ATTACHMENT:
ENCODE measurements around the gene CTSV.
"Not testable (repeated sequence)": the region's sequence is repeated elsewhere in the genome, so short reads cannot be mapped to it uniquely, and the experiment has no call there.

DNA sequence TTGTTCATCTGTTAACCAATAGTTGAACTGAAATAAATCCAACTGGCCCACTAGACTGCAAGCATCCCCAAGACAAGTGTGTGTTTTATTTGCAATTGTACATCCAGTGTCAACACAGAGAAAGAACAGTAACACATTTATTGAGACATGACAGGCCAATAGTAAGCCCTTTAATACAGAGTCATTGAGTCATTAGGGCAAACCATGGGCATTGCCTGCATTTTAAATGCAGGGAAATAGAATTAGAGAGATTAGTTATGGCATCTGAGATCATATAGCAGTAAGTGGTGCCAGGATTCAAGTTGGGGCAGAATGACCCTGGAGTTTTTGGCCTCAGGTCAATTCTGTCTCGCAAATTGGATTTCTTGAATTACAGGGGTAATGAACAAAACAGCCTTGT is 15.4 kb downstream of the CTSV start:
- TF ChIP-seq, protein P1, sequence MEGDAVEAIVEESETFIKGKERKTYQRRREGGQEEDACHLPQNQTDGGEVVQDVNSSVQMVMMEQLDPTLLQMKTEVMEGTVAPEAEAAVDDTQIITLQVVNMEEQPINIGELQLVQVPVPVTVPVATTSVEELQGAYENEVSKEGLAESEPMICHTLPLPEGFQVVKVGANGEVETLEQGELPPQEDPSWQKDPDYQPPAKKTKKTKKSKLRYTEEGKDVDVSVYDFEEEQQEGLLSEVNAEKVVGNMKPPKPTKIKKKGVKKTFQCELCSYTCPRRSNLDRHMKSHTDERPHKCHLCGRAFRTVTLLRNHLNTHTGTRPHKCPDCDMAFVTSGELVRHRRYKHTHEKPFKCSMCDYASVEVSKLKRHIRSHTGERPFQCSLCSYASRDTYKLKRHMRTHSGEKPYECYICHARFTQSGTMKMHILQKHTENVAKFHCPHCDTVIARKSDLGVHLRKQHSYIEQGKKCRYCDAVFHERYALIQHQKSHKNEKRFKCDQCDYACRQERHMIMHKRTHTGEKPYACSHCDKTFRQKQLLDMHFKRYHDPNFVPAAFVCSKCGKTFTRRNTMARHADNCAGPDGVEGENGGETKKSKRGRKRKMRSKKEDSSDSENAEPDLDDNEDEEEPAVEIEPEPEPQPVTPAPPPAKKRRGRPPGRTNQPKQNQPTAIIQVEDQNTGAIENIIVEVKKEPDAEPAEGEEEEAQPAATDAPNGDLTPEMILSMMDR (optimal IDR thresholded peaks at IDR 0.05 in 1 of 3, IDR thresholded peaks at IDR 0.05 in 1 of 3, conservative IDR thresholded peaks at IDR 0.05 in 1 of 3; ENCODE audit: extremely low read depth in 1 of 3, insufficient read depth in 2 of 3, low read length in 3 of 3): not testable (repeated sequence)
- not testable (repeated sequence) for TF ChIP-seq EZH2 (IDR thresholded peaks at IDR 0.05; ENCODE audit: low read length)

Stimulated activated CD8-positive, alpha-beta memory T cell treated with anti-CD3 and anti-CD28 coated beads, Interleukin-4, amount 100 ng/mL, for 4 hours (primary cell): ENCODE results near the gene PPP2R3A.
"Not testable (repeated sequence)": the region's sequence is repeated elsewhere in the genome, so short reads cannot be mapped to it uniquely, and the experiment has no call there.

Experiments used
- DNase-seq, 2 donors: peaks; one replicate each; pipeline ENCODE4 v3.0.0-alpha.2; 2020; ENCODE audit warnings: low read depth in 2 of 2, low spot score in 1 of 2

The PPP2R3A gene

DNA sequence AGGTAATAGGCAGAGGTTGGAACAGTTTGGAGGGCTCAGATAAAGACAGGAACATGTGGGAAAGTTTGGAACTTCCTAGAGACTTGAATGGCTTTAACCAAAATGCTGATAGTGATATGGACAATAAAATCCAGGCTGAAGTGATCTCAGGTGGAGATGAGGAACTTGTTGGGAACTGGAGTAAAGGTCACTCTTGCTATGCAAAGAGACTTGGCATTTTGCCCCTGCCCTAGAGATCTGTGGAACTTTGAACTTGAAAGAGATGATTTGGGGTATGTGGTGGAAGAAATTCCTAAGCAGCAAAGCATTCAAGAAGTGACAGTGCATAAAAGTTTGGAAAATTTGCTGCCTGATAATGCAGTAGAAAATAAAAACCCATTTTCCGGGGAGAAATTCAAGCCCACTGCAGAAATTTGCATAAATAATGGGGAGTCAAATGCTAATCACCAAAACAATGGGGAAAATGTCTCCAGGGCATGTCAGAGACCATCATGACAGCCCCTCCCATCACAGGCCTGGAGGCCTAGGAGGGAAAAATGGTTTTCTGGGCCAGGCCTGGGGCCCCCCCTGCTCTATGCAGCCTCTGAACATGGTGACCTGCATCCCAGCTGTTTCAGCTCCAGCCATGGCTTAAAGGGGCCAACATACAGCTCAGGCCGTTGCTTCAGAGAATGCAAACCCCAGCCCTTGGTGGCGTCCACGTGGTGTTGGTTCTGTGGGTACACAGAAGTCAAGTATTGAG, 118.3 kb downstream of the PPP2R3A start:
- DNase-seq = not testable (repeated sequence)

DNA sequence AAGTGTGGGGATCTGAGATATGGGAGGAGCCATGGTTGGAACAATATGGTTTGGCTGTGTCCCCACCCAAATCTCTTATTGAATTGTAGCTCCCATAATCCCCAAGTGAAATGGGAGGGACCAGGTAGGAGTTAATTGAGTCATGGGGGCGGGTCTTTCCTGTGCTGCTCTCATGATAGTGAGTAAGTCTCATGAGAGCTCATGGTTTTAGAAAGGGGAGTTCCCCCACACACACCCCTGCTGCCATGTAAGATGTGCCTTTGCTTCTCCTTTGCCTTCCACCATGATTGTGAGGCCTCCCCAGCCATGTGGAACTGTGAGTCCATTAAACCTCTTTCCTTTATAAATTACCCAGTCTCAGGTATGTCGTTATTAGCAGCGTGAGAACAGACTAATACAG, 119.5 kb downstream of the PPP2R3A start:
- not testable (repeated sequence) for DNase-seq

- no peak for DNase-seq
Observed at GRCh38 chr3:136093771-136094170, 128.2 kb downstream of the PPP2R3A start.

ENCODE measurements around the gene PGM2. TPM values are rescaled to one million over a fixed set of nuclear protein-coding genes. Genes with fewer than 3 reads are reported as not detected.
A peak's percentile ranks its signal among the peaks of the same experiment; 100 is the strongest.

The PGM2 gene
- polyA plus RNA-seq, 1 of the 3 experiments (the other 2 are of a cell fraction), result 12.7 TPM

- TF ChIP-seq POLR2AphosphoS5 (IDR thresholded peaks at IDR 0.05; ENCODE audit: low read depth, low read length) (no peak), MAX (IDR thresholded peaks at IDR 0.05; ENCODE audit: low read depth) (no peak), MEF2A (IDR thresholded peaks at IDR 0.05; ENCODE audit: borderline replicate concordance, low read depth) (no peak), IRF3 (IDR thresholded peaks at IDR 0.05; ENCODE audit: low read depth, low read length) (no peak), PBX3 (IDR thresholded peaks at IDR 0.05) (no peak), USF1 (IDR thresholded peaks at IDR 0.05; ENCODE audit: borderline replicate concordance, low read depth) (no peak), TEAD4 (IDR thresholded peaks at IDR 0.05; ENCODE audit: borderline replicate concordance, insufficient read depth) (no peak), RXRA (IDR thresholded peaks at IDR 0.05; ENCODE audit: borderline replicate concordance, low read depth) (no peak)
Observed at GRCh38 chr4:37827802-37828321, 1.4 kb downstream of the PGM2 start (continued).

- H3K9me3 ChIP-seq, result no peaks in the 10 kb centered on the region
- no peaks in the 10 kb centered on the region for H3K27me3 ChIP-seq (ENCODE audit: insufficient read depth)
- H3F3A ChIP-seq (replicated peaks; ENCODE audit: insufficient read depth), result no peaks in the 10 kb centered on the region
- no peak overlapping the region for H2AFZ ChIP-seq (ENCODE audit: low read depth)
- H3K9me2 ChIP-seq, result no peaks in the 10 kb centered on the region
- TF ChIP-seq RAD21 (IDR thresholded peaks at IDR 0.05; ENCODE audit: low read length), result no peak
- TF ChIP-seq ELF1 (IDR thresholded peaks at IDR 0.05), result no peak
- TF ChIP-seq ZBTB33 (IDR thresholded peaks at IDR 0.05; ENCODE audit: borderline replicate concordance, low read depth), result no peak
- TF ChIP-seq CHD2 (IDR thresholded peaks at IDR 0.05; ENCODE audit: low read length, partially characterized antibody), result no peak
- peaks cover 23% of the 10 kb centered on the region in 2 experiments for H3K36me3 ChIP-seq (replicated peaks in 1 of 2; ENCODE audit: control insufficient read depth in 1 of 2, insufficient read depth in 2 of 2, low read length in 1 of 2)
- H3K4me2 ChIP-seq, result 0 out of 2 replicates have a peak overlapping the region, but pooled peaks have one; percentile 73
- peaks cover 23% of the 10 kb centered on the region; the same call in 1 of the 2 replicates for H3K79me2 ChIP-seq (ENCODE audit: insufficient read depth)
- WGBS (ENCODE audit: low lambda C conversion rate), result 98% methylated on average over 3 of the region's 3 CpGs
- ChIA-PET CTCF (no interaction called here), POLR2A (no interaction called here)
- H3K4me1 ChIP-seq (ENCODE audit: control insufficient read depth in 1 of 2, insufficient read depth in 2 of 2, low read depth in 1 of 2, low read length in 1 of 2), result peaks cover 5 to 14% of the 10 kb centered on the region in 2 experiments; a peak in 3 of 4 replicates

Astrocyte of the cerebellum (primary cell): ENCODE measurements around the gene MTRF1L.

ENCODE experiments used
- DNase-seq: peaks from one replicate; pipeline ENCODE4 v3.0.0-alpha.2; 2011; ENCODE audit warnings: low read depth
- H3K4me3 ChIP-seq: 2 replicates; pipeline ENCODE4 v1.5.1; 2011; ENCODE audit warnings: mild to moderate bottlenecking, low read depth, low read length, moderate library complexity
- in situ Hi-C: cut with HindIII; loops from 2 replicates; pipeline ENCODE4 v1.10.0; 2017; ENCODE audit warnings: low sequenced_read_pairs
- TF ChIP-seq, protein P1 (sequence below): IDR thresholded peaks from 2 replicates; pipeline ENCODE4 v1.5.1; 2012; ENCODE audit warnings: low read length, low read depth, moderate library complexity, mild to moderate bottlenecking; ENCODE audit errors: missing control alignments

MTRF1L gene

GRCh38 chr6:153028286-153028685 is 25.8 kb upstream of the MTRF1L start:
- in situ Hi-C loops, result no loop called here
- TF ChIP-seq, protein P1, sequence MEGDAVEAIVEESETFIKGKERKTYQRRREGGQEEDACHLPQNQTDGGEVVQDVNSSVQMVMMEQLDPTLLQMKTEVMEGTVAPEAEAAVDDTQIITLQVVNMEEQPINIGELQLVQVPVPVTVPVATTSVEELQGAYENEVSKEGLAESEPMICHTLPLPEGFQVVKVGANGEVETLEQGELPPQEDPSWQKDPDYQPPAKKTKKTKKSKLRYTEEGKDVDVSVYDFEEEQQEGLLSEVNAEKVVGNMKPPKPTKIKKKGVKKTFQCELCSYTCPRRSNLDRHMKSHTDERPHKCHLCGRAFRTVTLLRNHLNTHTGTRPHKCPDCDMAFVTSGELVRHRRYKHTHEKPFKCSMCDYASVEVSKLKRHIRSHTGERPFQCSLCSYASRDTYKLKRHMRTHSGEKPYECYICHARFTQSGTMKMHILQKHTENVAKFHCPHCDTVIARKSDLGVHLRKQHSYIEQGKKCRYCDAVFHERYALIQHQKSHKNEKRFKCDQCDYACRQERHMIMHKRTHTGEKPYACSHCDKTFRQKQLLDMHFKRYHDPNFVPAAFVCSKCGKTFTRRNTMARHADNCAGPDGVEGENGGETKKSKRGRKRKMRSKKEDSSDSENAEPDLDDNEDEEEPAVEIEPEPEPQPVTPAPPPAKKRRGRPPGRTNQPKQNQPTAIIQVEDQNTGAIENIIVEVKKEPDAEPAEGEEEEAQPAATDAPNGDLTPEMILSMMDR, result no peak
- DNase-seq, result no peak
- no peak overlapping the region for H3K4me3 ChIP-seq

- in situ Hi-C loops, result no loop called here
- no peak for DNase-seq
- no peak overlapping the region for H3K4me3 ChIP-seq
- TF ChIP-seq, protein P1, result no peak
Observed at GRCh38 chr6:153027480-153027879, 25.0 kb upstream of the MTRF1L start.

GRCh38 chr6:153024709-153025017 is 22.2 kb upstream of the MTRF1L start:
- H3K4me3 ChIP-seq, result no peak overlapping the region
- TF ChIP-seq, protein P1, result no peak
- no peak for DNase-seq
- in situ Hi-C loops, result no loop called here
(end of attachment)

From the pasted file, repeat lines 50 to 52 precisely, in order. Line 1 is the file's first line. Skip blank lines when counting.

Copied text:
- in situ Hi-C loops, result no loop called here
- no peak for DNase-seq
- no peak overlapping the region for H3K4me3 ChIP-seq